An alternative approach to string comparison computes "edit distance", described in an article by Hall and Dowling entitled "Approximate String Matching," in Computing Surveys, 12, 1980, pp. 381-402 and in an article by Sankoff and Kruskal entitled "Macromolecules: The Theory and Practice of Sequence Comparison," Addison-Wesley, 1983, that is the minimum-cost transformation of one into the other via some elementary set of operations. The most common form of the approach uses weighted insertion, deletion, and substitution operations and the distance computation is a straightforward dynamic program. There are two problems that led to the present invention. First, the algorithm runs in O(m·n) time where m, n are the string lengths. The present method runs in O(m+n). Second, the edit distance approach is highly sensitive to global permutation, e.g. changing word order. Humans frequently are not so sensitive and the invention deals well with this issue.
A similar approach, also used in effect by Friendly Finder, is to build an optimal weighted matching of the letters and multigraphs in the query, and those in the each database record. Words receive no special treatment. In this sense it is related to the document retrieval approach of M. Damashek, in an article entitled "Gauging similarity with n-grams: Language-independent categorization of text," in Science, 267, 1995, pp. 843-848 and S. Huffman and M. Damashek entitled "Aquaintance: a novel vector-space n-gram Technique for Document Categorization," in Proc. Text Retrieval Conference (TREC-3), Washington, D.C., 1995, NIST, pp. 305-310.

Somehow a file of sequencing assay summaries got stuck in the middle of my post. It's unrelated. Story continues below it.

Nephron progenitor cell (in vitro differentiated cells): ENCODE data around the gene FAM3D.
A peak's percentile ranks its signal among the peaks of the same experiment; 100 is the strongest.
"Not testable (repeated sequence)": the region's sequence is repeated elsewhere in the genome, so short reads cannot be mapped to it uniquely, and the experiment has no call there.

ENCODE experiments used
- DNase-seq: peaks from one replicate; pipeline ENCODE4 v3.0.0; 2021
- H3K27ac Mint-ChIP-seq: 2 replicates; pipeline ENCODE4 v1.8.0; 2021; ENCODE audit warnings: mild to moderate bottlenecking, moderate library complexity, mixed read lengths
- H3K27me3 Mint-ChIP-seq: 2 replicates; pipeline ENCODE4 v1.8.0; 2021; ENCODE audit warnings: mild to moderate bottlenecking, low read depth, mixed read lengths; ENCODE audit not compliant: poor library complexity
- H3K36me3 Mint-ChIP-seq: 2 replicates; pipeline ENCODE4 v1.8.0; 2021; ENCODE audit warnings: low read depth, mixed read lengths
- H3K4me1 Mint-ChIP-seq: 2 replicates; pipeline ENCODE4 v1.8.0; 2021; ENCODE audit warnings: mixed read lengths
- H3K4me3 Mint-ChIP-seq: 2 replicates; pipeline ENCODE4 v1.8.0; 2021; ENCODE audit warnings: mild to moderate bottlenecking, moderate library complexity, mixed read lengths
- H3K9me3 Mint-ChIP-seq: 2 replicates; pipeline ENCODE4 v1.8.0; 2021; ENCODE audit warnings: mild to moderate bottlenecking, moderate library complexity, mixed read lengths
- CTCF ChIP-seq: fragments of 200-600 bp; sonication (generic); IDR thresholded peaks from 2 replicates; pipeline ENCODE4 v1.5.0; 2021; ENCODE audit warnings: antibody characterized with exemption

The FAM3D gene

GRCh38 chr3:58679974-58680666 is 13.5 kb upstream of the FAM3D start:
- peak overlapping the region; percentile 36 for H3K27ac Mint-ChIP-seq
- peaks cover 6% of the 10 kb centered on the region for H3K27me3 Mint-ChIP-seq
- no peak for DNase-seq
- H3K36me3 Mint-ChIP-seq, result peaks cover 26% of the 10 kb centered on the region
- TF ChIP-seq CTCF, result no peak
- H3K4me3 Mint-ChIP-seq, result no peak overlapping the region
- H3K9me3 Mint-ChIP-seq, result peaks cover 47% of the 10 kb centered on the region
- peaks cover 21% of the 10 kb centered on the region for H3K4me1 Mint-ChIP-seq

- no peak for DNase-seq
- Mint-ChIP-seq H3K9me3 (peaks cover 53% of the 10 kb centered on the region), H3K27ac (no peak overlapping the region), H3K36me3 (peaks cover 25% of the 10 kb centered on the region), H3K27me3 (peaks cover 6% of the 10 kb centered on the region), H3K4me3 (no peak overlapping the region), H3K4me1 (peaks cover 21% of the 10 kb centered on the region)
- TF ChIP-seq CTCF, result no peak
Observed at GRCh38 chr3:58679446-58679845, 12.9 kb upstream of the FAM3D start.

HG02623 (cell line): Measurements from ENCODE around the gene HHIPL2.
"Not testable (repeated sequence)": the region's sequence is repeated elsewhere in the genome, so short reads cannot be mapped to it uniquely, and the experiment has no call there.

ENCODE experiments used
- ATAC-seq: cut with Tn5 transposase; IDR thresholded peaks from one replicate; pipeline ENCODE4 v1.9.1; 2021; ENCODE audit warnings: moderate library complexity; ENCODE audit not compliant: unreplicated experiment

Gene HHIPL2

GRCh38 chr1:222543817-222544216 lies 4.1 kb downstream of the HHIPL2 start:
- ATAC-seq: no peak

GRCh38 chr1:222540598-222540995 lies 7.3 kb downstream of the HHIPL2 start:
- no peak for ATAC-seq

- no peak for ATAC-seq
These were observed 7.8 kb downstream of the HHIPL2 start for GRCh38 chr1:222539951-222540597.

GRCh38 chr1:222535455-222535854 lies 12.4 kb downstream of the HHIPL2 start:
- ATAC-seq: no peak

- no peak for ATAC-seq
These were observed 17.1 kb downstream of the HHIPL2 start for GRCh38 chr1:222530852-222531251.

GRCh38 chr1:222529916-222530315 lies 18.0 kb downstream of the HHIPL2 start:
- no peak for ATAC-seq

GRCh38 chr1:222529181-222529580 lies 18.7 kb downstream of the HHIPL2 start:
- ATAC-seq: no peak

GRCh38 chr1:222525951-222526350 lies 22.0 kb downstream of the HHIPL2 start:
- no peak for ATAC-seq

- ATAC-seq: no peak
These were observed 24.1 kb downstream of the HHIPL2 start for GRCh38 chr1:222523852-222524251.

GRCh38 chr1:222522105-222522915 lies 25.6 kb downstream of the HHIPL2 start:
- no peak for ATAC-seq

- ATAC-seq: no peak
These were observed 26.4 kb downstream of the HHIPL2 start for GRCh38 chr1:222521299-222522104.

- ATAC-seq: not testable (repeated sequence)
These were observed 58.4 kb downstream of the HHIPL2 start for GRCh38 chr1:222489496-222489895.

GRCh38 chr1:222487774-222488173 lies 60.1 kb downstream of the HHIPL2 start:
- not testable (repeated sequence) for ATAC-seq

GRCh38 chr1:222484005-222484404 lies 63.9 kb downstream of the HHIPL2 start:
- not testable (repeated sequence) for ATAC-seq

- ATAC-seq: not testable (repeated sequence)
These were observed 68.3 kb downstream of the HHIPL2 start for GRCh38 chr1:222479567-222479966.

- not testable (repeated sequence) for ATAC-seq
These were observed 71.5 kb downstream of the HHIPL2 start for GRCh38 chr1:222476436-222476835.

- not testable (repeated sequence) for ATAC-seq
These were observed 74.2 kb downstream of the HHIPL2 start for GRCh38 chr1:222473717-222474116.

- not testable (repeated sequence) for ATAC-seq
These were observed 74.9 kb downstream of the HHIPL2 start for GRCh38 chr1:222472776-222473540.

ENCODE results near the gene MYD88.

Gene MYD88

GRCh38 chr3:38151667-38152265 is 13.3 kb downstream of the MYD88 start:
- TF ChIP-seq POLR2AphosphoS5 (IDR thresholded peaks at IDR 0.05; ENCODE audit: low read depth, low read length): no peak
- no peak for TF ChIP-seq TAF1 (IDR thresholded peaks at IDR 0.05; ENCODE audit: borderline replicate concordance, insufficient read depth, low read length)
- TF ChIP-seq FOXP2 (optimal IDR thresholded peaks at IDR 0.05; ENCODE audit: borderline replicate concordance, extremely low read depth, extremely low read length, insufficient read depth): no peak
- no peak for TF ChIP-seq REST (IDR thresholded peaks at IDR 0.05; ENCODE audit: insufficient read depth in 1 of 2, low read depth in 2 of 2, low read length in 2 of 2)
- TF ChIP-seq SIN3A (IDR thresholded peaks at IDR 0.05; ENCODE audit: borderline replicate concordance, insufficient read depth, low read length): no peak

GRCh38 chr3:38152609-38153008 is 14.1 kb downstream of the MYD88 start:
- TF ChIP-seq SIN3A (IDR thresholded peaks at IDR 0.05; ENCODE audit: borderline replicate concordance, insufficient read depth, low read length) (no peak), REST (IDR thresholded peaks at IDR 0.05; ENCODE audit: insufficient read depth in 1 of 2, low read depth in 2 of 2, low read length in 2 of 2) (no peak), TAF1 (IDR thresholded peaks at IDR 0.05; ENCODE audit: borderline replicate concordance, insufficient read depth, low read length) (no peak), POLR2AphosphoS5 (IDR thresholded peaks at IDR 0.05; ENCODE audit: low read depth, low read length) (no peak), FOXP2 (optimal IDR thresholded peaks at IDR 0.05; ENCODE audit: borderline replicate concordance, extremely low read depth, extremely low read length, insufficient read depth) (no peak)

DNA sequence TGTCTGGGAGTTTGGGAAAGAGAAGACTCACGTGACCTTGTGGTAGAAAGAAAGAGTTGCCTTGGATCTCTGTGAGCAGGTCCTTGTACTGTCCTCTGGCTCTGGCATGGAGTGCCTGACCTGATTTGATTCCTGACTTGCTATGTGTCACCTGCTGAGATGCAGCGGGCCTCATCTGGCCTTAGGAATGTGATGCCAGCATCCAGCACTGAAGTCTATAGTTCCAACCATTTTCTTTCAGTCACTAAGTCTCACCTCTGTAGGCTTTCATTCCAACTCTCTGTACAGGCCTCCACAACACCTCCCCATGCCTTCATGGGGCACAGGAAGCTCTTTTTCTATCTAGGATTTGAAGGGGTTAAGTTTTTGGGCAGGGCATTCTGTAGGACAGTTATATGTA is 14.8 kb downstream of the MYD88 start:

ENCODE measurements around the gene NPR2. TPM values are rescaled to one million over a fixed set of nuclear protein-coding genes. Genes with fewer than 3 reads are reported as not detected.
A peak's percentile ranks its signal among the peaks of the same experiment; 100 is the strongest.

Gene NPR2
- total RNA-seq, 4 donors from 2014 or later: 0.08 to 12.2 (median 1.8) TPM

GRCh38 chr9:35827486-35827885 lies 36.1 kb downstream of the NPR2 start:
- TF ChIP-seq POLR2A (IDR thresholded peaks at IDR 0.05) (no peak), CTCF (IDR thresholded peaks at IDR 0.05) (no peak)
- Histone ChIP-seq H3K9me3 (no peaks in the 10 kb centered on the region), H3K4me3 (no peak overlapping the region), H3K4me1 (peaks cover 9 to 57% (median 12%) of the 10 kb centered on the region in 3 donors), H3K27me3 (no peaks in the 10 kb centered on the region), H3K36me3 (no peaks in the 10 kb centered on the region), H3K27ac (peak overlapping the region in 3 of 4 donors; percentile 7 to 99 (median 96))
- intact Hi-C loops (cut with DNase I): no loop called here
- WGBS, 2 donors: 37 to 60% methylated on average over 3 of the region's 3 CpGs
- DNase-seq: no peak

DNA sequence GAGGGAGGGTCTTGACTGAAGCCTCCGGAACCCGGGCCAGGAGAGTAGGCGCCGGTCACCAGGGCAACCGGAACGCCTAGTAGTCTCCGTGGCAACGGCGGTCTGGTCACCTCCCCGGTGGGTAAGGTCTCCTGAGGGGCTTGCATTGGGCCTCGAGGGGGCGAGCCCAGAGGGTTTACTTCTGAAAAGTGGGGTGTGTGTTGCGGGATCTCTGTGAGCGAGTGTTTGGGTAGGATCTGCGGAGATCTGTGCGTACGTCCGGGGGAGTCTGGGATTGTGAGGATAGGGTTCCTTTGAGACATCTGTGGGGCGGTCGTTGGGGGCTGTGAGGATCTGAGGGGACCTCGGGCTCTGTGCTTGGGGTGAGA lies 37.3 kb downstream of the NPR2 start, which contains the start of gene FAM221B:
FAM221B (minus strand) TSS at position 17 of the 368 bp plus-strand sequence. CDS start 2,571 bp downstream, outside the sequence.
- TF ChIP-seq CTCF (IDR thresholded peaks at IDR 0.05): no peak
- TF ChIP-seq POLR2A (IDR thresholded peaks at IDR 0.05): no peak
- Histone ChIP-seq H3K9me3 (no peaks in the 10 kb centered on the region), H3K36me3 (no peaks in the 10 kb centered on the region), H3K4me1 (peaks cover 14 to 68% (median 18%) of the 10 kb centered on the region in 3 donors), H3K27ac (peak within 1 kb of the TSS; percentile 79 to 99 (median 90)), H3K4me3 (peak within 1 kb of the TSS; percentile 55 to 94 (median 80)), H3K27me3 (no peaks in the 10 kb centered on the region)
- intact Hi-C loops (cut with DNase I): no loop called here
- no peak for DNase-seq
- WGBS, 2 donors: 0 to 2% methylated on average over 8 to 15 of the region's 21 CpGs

The automaton based approach to fast string matching introduced in an article by Knuth, Morris and Pratt entitled "Fast pattern matching in strings," in SIAM Journal on Computing, 6, 1977, pp. 323-350, deals with exact matches only. A natural generalization relaxes the requirement of exact equality and allows a bounded (and in practice small) number of errors. Each such error is typically restricted to be either an insertion, deletion, substitution, or sometimes a transposition of adjacent symbols. Given a query string, it is then possible to build an automaton to detect it, or any match within the error bounds, within a second string. The recent work of Manber and Wu, in an article entitled "GLIMPSE: A tool to search through entire file systems," in Proceedings of the Winter 1994 USENIX Conference, 1994, pp. 23-32 and in an article entitled "Fast test searching allowing errors," in Communications of the ACM, 35, 1993, pp. 83-91, demonstrate that text can be scanned at very high speeds within this framework for comparison. The present invention's framework can satisfy queries that do not fall within the practical capabilities of the automaton approach because they are too different from the desired database record. The invention and related approaches are important and effective tools for medium-size textual databases, yet still small enough to scan in their entirety for each query.
In the prior art a related low-level comparison method was used operating on single letters and digraphs, and an entirely ad hoc approach to realignment was employed.